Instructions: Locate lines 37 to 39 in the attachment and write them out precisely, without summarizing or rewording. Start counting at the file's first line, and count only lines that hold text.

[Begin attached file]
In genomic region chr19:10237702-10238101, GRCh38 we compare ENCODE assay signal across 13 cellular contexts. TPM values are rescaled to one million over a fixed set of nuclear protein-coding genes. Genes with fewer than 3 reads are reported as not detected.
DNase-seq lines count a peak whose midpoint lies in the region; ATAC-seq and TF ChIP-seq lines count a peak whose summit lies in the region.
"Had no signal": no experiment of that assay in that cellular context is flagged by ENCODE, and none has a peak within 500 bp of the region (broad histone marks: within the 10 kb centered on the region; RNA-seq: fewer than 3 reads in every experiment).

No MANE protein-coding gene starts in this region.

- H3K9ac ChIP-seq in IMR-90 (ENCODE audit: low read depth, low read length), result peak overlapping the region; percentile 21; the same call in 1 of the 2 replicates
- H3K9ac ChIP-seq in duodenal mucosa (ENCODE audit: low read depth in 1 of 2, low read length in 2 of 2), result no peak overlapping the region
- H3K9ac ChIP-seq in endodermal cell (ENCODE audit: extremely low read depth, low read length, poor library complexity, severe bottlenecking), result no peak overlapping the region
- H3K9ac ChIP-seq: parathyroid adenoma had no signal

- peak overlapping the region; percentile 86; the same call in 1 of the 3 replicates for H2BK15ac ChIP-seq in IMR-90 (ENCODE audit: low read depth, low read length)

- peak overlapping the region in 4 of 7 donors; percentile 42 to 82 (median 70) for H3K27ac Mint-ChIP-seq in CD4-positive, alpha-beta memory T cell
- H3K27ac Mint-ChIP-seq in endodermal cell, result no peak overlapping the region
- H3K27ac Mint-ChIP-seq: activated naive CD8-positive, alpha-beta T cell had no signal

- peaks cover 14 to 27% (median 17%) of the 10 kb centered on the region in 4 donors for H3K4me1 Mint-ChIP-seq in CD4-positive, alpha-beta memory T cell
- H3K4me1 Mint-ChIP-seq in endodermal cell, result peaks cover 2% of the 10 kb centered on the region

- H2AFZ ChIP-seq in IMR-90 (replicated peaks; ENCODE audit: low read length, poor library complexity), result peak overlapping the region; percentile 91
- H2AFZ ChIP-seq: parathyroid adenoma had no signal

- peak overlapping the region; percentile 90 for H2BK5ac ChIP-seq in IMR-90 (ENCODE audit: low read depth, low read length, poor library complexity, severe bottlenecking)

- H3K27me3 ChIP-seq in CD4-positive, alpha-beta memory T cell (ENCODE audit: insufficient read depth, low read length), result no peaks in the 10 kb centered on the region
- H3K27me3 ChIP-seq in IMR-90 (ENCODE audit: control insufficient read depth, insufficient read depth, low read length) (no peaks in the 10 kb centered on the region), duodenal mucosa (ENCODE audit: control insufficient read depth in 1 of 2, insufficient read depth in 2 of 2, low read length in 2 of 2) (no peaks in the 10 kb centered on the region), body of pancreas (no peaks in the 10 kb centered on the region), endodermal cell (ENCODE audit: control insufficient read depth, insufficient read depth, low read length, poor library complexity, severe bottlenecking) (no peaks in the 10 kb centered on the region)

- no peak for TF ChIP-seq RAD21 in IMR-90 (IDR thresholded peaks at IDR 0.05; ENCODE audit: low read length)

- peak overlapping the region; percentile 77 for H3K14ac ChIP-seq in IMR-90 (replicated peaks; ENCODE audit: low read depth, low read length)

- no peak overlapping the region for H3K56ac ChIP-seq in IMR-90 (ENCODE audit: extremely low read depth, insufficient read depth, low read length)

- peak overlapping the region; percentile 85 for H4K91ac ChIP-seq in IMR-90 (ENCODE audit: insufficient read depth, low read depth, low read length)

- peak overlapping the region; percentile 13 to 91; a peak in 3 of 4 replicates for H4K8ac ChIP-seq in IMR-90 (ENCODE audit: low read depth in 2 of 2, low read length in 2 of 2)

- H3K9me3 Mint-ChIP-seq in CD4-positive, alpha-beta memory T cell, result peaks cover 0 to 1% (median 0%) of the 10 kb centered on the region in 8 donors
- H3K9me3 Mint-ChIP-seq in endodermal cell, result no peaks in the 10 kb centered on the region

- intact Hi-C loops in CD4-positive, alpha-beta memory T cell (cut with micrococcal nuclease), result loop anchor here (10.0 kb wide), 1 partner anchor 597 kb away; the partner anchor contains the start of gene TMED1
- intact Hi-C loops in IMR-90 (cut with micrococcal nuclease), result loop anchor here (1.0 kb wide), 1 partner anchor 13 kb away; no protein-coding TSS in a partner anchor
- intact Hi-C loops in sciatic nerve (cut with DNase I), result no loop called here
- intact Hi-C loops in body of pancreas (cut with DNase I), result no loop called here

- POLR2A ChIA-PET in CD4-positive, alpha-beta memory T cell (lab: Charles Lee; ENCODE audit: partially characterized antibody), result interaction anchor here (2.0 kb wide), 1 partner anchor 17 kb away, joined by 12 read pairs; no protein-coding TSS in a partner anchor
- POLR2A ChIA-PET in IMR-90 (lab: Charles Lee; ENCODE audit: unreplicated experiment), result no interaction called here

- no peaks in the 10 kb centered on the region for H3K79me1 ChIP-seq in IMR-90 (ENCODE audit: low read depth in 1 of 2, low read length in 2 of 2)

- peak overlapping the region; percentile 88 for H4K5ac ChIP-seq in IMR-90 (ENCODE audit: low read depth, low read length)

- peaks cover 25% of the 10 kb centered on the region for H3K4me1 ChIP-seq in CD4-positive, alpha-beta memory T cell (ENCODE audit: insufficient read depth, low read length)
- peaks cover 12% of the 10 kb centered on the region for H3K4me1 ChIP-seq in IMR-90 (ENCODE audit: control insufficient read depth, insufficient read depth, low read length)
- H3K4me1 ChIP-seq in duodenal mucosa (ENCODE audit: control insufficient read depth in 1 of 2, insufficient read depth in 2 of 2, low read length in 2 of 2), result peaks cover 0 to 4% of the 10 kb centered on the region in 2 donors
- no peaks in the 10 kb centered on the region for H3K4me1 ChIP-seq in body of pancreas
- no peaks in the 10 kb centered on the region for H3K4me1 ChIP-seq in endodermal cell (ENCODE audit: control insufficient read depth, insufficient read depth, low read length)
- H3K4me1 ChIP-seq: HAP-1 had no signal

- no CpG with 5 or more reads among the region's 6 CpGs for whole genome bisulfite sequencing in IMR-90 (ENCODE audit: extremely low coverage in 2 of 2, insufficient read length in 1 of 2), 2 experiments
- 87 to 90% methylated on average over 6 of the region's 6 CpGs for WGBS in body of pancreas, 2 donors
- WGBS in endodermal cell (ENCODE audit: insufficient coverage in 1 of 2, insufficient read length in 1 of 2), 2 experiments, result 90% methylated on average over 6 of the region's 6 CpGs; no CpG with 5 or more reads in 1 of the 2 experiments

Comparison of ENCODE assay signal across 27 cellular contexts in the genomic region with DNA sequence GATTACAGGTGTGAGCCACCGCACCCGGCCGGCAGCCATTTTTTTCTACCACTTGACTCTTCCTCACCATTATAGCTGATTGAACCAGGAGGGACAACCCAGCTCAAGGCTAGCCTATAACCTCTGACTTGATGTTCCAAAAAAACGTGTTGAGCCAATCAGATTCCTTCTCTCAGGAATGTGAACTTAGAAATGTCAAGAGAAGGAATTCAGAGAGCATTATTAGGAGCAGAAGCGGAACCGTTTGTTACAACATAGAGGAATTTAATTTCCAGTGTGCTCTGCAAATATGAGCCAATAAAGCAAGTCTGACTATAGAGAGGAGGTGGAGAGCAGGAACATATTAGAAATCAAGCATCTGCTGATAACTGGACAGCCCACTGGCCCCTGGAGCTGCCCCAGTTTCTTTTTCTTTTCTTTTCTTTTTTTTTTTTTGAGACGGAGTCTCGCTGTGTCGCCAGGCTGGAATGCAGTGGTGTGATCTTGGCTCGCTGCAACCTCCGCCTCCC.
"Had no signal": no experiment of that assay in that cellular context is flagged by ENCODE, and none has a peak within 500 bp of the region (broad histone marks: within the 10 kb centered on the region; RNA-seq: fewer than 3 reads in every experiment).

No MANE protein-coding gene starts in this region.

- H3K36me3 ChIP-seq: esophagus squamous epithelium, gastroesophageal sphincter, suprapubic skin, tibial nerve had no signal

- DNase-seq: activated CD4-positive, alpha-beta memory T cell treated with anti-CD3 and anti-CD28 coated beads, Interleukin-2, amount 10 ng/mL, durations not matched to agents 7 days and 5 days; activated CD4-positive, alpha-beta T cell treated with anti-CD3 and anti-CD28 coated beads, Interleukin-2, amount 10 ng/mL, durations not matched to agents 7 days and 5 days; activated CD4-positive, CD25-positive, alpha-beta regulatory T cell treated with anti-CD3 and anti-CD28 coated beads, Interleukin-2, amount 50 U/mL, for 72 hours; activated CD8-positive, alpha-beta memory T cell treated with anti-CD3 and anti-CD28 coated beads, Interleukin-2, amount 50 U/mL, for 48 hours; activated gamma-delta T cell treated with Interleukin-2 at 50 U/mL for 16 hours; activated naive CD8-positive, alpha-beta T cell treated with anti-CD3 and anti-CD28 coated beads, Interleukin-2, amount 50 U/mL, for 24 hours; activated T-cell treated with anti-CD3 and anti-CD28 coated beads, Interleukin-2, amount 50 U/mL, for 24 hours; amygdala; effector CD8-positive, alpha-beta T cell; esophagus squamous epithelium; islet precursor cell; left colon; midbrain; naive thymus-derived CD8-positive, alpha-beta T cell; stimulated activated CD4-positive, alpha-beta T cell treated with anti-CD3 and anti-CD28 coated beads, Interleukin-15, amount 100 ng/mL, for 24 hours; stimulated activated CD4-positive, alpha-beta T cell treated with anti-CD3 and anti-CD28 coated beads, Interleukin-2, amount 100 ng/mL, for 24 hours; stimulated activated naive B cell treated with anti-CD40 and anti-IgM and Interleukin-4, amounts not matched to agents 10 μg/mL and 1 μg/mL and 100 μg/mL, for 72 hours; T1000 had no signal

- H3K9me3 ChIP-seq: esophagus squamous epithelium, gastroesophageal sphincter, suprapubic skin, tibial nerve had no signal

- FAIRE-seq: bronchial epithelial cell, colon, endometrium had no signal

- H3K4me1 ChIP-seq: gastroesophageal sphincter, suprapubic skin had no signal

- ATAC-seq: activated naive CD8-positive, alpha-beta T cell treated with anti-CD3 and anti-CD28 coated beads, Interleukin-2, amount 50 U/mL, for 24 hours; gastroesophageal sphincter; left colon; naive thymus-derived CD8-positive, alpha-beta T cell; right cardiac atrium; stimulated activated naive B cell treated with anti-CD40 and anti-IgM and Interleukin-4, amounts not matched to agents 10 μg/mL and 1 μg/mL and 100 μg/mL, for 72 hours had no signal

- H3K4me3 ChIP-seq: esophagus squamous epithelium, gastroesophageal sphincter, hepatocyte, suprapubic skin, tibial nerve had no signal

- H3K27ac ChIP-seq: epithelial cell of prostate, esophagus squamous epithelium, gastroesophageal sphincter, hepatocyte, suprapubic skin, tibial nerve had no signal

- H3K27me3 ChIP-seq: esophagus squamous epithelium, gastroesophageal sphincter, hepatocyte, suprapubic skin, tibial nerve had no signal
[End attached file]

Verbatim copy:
- H3K4me1 ChIP-seq in duodenal mucosa (ENCODE audit: control insufficient read depth in 1 of 2, insufficient read depth in 2 of 2, low read length in 2 of 2), result peaks cover 0 to 4% of the 10 kb centered on the region in 2 donors
- no peaks in the 10 kb centered on the region for H3K4me1 ChIP-seq in body of pancreas
- no peaks in the 10 kb centered on the region for H3K4me1 ChIP-seq in endodermal cell (ENCODE audit: control insufficient read depth, insufficient read depth, low read length)